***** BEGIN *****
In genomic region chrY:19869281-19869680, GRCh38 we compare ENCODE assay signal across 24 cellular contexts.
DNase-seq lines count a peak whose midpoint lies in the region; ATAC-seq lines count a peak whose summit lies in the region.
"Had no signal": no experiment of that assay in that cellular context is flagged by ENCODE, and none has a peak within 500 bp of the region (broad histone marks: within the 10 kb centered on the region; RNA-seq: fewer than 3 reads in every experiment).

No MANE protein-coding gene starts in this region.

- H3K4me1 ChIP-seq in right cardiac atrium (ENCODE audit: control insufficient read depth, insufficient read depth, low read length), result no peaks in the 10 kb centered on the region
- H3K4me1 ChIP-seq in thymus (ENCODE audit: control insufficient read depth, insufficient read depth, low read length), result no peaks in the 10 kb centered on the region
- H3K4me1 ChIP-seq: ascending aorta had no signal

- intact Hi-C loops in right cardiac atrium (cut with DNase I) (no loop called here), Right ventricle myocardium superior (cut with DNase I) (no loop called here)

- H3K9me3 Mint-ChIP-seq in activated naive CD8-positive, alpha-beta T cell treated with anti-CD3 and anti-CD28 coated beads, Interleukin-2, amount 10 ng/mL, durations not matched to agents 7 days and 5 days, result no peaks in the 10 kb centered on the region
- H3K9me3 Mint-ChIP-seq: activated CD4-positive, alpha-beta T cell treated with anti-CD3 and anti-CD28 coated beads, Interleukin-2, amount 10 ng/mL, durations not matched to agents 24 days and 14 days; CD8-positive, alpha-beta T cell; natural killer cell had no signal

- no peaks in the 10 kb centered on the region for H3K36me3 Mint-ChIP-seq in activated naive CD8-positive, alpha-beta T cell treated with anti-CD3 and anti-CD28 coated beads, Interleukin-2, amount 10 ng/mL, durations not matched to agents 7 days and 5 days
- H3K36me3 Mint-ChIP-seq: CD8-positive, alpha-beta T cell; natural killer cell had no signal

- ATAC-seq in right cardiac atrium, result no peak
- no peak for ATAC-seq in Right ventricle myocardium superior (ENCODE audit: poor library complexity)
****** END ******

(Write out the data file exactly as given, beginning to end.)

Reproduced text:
In genomic region chrY:19869281-19869680, GRCh38 we compare ENCODE assay signal across 24 cellular contexts.
DNase-seq lines count a peak whose midpoint lies in the region; ATAC-seq lines count a peak whose summit lies in the region.
"Had no signal": no experiment of that assay in that cellular context is flagged by ENCODE, and none has a peak within 500 bp of the region (broad histone marks: within the 10 kb centered on the region; RNA-seq: fewer than 3 reads in every experiment).

No MANE protein-coding gene starts in this region.

- H3K4me1 ChIP-seq in right cardiac atrium (ENCODE audit: control insufficient read depth, insufficient read depth, low read length), result no peaks in the 10 kb centered on the region
- H3K4me1 ChIP-seq in thymus (ENCODE audit: control insufficient read depth, insufficient read depth, low read length), result no peaks in the 10 kb centered on the region
- H3K4me1 ChIP-seq: ascending aorta had no signal

- intact Hi-C loops in right cardiac atrium (cut with DNase I) (no loop called here), Right ventricle myocardium superior (cut with DNase I) (no loop called here)

- H3K9me3 Mint-ChIP-seq in activated naive CD8-positive, alpha-beta T cell treated with anti-CD3 and anti-CD28 coated beads, Interleukin-2, amount 10 ng/mL, durations not matched to agents 7 days and 5 days, result no peaks in the 10 kb centered on the region
- H3K9me3 Mint-ChIP-seq: activated CD4-positive, alpha-beta T cell treated with anti-CD3 and anti-CD28 coated beads, Interleukin-2, amount 10 ng/mL, durations not matched to agents 24 days and 14 days; CD8-positive, alpha-beta T cell; natural killer cell had no signal

- no peaks in the 10 kb centered on the region for H3K36me3 Mint-ChIP-seq in activated naive CD8-positive, alpha-beta T cell treated with anti-CD3 and anti-CD28 coated beads, Interleukin-2, amount 10 ng/mL, durations not matched to agents 7 days and 5 days
- H3K36me3 Mint-ChIP-seq: CD8-positive, alpha-beta T cell; natural killer cell had no signal

- ATAC-seq in right cardiac atrium, result no peak
- no peak for ATAC-seq in Right ventricle myocardium superior (ENCODE audit: poor library complexity)